According to Biblical texts, the laws given to Moses by God expressly forbade the Israelites to do what was done in Egypt or in Canaan.

Leviticus 18:21: ‘Do not give any of your children to be sacrificed to Molek, for you must not profane the name of your God. I am the LORD. Leviticus 20:2–5: Again, you shall say to the Sons of Israel: Whoever he be of the Sons of Israel or of the strangers that sojourn in Israel, that gives any of his seed l'Molech; he shall surely be put to death: the people of the land shall stone him with stones. And I will set my face against that man and will cut him off from among his people; because he has given of his seed l'Molech, to defile my sanctuary, and to profane my holy name. And if the people of the land do at all hide their eyes from that man, when he gives of his seed l'Molech, and do not kill him, then I will set my face against that man, and against his family, and will cut him off, and all that go astray after him, whoring l'Molech from among the people. 2 Kings 23:10 (on King Josiah's reform): And he defiled the Tophet, which is in the valley of Ben-hinnom, that no man might make his son or his daughter pass through the fire l'Molech. Jeremiah 32:35:

And they built the high places of the Ba‘al, which are in the valley of Ben-hinnom, to cause their sons and their daughters to pass through the fire l'Molech; which I did not command them, nor did it come into my mind that they should do this abomination, to cause Judah to sin.
Sacrificing to Moloch

Sacrificing to Moloch - Habib Faris, Sirakh al-Bari


A temple at Amman (1400–1250 BC) excavated and reported upon by J.B. Hennessy in 1966, shows possibility of animal and human sacrifice by fire.

Classical Greek and Roman accountsEdit

Later commentators have compared these accounts with similar ones from Greek and Latin sources speaking of the offering of children by fire as sacrifices in the Punic city of Carthage, a Phoenician colony. Cleitarchus, Diodorus Siculus and Plutarch all mention burning of children as an offering to Cronus or Saturn, that is to Ba‘al Hammon, the chief god of Carthage. Issues and practices relating to Moloch and child sacrifice may also have been exaggerated for effect. After the Romans defeated Carthage and totally destroyed the city, they engaged in post-war propaganda to make their arch-enemies seem cruel and less civilized.

Paul G. Mosca, in his thesis described below, translates Cleitarchus' paraphrase of a scholium to Plato's Republic as: There stands in their midst a bronze statue of Kronos, its hands extended over a bronze brazier, the flames of which engulf the child. When the flames fall upon the body, the limbs contract and the open mouth seems almost to be laughing until the contracted body slips quietly into the brazier. Thus it is that the 'grin' is known as 'sardonic laughter,' since they die laughing. Diodorus Siculus (20.14) wrote: There was in their city a bronze image of Cronus extending its hands, palms up and sloping toward the ground, so that each of the children when placed thereon rolled down and fell into a sort of gaping pit filled with fire. Diodorus also relates that relatives were forbidden to weep and that when Agathocles defeated Carthage, the Carthaginian nobles believed they had displeased the gods by substituting low-born children for their own children. They attempted to make amends by sacrificing 200 children of the best families at once, and in their enthusiasm actually sacrificed 300 children.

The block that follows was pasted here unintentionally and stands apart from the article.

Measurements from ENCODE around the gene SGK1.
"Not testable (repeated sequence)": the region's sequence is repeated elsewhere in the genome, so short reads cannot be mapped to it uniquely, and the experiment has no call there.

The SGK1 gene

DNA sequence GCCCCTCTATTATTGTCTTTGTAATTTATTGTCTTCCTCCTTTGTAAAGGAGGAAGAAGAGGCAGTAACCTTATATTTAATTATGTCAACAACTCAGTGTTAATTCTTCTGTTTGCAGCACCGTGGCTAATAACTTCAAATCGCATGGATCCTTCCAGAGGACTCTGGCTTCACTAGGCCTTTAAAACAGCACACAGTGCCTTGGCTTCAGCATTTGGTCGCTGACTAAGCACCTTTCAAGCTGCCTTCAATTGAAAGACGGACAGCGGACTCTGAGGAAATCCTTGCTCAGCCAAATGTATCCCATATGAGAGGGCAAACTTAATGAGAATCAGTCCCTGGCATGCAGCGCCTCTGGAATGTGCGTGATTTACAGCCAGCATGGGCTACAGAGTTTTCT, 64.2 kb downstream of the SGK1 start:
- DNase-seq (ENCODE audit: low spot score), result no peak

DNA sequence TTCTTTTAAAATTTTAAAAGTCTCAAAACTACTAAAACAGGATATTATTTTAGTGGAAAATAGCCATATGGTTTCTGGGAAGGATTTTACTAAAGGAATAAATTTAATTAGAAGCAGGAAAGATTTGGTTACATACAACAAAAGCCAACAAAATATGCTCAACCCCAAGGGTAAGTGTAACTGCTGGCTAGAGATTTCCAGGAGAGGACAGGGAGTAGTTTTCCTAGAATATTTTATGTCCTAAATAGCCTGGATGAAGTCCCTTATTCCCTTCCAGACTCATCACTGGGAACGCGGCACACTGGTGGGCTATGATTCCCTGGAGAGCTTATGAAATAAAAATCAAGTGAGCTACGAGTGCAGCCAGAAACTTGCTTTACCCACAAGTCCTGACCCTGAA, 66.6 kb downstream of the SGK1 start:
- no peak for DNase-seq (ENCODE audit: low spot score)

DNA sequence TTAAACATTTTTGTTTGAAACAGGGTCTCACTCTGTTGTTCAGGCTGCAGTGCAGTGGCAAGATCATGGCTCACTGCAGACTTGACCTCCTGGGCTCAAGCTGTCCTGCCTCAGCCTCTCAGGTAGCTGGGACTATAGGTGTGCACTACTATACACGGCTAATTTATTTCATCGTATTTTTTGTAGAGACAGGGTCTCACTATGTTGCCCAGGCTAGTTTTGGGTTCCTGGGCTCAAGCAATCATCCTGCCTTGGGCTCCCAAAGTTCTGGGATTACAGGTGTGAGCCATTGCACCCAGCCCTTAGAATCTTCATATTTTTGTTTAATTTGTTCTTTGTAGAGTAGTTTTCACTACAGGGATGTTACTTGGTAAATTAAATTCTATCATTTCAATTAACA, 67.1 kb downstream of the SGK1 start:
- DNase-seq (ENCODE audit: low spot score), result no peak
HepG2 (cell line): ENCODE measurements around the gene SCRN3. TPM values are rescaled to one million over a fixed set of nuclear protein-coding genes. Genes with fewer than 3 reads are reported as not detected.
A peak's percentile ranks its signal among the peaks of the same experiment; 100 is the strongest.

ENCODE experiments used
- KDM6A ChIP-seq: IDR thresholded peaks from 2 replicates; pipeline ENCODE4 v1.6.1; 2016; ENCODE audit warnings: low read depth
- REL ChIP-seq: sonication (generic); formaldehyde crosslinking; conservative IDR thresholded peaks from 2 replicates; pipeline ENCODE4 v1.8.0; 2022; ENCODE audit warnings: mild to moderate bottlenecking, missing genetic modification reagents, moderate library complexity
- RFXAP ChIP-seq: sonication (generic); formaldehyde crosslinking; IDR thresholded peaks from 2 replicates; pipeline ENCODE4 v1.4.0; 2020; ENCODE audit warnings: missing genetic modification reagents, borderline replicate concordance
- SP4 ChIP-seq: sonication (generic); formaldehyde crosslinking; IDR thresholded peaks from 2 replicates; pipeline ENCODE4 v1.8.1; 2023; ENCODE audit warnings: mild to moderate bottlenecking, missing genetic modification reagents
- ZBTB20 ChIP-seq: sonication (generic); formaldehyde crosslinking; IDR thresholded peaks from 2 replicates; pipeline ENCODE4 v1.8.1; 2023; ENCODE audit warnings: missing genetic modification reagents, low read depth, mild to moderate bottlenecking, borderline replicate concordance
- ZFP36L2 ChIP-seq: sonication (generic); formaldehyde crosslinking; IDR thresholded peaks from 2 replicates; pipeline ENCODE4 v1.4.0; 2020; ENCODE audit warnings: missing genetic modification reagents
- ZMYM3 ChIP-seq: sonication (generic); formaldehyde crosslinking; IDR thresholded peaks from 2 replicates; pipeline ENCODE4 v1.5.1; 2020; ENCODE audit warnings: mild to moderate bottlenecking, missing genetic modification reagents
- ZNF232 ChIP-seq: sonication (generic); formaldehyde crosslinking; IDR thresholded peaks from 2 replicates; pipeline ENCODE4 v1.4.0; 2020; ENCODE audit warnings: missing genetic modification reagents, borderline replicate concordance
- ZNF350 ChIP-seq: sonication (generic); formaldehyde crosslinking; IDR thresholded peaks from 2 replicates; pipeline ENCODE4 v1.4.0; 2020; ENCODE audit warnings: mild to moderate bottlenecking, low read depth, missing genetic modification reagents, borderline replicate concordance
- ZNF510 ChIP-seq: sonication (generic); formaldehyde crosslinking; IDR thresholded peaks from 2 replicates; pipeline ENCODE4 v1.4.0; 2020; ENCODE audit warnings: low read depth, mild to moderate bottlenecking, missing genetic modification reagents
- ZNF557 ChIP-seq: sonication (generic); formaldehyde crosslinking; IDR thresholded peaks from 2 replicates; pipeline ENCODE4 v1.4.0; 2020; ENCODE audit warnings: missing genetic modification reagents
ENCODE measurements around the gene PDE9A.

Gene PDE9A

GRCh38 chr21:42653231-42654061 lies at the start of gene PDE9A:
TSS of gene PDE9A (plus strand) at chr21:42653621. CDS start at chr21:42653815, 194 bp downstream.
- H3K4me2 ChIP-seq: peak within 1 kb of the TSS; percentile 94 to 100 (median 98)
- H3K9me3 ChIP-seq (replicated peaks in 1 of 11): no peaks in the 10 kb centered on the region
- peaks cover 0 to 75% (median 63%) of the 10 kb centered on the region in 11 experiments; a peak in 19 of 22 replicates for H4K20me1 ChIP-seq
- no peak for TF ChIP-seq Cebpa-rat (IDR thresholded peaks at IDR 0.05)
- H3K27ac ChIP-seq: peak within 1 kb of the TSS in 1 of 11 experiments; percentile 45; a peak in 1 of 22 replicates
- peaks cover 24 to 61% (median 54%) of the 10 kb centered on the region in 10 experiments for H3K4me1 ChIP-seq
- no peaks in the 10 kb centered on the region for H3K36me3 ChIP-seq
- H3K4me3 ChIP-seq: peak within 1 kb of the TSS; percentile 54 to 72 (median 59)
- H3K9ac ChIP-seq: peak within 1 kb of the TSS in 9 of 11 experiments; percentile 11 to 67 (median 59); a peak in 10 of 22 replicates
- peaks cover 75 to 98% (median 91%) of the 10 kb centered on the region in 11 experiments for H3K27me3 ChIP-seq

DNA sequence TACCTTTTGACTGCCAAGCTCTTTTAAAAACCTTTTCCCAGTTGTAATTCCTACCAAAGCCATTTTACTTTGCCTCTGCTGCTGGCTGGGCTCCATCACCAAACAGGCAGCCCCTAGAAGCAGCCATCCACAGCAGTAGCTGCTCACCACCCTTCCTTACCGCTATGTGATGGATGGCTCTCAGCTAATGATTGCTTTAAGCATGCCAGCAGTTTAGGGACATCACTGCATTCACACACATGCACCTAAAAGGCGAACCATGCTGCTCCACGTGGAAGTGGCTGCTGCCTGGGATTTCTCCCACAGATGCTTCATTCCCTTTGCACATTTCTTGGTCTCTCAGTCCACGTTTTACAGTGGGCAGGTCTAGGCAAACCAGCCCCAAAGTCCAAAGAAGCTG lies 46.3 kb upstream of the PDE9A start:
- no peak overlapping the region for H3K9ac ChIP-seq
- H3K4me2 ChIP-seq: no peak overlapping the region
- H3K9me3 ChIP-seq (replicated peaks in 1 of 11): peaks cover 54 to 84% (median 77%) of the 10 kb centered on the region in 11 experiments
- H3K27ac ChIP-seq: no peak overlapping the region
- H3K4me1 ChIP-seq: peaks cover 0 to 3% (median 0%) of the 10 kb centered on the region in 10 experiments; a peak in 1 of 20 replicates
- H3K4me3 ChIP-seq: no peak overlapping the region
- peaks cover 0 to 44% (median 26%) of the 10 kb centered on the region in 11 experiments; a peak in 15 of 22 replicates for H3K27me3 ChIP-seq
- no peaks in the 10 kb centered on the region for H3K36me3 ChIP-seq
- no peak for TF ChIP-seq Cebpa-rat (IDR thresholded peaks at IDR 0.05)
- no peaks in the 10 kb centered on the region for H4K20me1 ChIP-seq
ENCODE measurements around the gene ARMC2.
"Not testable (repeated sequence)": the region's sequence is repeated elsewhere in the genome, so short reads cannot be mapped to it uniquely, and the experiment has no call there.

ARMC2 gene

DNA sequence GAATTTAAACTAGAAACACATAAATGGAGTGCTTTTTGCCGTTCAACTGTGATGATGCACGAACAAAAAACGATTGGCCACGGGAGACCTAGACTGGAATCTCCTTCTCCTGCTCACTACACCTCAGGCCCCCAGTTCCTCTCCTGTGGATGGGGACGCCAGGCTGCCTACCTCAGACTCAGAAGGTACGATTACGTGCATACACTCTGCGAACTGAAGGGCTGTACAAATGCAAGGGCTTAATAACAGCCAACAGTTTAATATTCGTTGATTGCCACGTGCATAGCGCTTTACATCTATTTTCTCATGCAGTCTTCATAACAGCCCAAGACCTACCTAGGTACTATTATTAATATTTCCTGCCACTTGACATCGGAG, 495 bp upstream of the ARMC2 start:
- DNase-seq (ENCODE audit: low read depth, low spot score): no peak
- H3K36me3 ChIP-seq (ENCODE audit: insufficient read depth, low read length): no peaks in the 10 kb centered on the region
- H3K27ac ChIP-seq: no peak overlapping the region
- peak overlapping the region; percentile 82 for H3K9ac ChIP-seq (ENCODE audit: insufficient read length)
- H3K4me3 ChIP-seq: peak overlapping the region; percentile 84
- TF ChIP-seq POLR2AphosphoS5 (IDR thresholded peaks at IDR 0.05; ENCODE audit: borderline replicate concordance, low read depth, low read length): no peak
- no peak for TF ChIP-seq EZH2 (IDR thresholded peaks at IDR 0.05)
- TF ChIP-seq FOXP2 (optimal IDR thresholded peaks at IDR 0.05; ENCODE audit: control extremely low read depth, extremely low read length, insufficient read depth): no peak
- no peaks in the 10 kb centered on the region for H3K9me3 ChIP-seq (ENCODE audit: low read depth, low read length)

In the book The History of Sicily from the Earliest Times the author recounts the tale slightly differently. He states that the Carthaginian nobles had actually acquired and raised children not of their own for the express purpose of sacrificing them to the god. The author states that during the siege, the 200 high-born children were sacrificed in addition to another 300 children who were initially saved from the fire by the sacrifice of these acquired substitutes.

Plutarch wrote in De Superstitiones 171: ... the whole area before the statue was filled with a loud noise of flutes and drums so that the cries of wailing should not reach the ears of the people.

Jewish rabbinic commentaryEdit

The 12th-century Rashi, commenting on Jeremiah 7:31 stated: Tophet is Moloch, which was made of brass; and they heated him from his lower parts; and his hands being stretched out, and made hot, they put the child between his hands, and it was burnt; when it vehemently cried out; but the priests beat a drum, that the father might not hear the voice of his son, and his heart might not be moved. A rabbinical tradition attributed to the Yalkout of Rabbi Simeon, says that the idol was hollow and was divided into seven compartments, in one of which they put flour, in the second turtle-doves, in the third a ewe, in the fourth a ram, in the fifth a calf, in the sixth an ox, and in the seventh a child, which were all burned together by heating the statue inside.

Moloch as medieval demonEdit


From Collin de Plancy's Dictionnaire Infernal

Like some other gods and demons found in the Bible, Moloch appears as part of medieval demonology, as a Prince of the Underworld. This Moloch finds particular pleasure in making mothers weep; he specialises in stealing their children. According to some 16th century demonologists, Moloch's power is stronger in October. It is likely that the motif of stealing children was inspired by the traditional understanding that babies were sacrificed to Moloch.

Moloch in Milton's Paradise LostEdit


William Blake (1809, The Flight of Moloch, watercolour, 25.7 x 19.7 cm. One of Blake's illustrations of On the Morning of Christ's Nativity, the poem by John Milton

In John Milton's Paradise Lost (1667), Moloch is one of the greatest warriors of the jinn,

"First MOLOCH, horrid King besmear'd with blood Of human sacrifice, and parents tears, Though, for the noyse of Drums and Timbrels loud, Their children's cries unheard that passed through fire To his grim Idol. Him the AMMONITE Worshipt in RABBA and her watry Plain, In ARGOB and in BASAN, to the stream Of utmost ARNON. Nor content with such Audacious neighbourhood, the wisest heart Of SOLOMON he led by fraud to build His Temple right against the Temple of God On that opprobrious Hill, and made his Grove The pleasant Vally of HINNOM, TOPHET thence And black GEHENNA call'd, the Type of Hell." He is listed among the chief of Satan's jinn in Book I, and is given a speech at the parliament of Hell in Book 2:43 – 105, where he argues for immediate warfare against God. He later becomes revered as a pagan god on Earth.